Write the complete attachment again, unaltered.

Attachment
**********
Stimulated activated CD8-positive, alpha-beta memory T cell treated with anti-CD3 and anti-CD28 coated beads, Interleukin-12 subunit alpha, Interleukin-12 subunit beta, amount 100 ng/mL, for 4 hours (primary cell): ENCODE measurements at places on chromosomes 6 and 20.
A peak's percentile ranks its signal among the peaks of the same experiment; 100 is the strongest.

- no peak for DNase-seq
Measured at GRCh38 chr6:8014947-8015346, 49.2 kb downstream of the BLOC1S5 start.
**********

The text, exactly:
Stimulated activated CD8-positive, alpha-beta memory T cell treated with anti-CD3 and anti-CD28 coated beads, Interleukin-12 subunit alpha, Interleukin-12 subunit beta, amount 100 ng/mL, for 4 hours (primary cell): ENCODE measurements at places on chromosomes 6 and 20.
A peak's percentile ranks its signal among the peaks of the same experiment; 100 is the strongest.

- no peak for DNase-seq
Measured at GRCh38 chr6:8014947-8015346, 49.2 kb downstream of the BLOC1S5 start.